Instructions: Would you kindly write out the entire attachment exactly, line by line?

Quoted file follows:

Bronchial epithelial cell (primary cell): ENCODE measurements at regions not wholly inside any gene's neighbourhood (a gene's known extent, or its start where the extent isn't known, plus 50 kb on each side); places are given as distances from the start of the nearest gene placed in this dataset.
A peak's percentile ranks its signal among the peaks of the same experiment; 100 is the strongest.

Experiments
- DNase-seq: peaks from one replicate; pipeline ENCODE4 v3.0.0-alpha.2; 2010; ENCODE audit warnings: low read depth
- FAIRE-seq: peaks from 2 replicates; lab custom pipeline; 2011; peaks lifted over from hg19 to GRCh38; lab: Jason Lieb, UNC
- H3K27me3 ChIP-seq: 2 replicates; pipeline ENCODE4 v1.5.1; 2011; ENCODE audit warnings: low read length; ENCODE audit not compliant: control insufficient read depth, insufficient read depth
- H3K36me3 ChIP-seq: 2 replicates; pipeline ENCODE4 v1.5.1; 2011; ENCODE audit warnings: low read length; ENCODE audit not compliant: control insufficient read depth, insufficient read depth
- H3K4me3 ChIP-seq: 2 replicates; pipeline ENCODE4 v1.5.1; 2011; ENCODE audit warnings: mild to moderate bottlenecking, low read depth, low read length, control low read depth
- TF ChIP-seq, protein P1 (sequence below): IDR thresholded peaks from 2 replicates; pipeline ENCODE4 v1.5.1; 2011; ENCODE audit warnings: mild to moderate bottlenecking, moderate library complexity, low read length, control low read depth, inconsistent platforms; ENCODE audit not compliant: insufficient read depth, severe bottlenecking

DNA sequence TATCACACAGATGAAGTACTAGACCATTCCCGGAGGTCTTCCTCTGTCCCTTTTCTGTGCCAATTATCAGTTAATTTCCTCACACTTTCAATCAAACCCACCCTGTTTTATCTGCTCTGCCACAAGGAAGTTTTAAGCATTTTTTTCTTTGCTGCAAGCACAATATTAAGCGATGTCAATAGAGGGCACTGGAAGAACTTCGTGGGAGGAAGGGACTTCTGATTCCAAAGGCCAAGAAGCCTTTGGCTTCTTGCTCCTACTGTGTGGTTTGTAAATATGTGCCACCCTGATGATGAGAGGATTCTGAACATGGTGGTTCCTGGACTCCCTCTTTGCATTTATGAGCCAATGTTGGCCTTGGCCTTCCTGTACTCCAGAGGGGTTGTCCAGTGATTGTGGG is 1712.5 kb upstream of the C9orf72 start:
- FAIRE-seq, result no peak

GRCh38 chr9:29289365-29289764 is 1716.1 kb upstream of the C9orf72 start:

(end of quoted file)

Bronchial epithelial cell (primary cell): ENCODE measurements at regions not wholly inside any gene's neighbourhood (a gene's known extent, or its start where the extent isn't known, plus 50 kb on each side); places are given as distances from the start of the nearest gene placed in this dataset.
A peak's percentile ranks its signal among the peaks of the same experiment; 100 is the strongest.

Experiments
- DNase-seq: peaks from one replicate; pipeline ENCODE4 v3.0.0-alpha.2; 2010; ENCODE audit warnings: low read depth
- FAIRE-seq: peaks from 2 replicates; lab custom pipeline; 2011; peaks lifted over from hg19 to GRCh38; lab: Jason Lieb, UNC
- H3K27me3 ChIP-seq: 2 replicates; pipeline ENCODE4 v1.5.1; 2011; ENCODE audit warnings: low read length; ENCODE audit not compliant: control insufficient read depth, insufficient read depth
- H3K36me3 ChIP-seq: 2 replicates; pipeline ENCODE4 v1.5.1; 2011; ENCODE audit warnings: low read length; ENCODE audit not compliant: control insufficient read depth, insufficient read depth
- H3K4me3 ChIP-seq: 2 replicates; pipeline ENCODE4 v1.5.1; 2011; ENCODE audit warnings: mild to moderate bottlenecking, low read depth, low read length, control low read depth
- TF ChIP-seq, protein P1 (sequence below): IDR thresholded peaks from 2 replicates; pipeline ENCODE4 v1.5.1; 2011; ENCODE audit warnings: mild to moderate bottlenecking, moderate library complexity, low read length, control low read depth, inconsistent platforms; ENCODE audit not compliant: insufficient read depth, severe bottlenecking

DNA sequence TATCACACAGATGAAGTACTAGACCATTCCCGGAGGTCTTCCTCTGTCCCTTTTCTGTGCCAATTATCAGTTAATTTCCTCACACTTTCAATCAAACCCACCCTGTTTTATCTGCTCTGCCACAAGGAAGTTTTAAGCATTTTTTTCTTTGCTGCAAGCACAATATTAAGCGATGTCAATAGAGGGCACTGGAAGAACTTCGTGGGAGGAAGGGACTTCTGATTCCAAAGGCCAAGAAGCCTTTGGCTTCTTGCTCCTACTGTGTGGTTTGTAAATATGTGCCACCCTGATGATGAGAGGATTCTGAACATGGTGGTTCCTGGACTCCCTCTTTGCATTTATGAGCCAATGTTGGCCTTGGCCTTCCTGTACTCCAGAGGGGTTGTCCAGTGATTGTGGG is 1712.5 kb upstream of the C9orf72 start:
- FAIRE-seq, result no peak

GRCh38 chr9:29289365-29289764 is 1716.1 kb upstream of the C9orf72 start: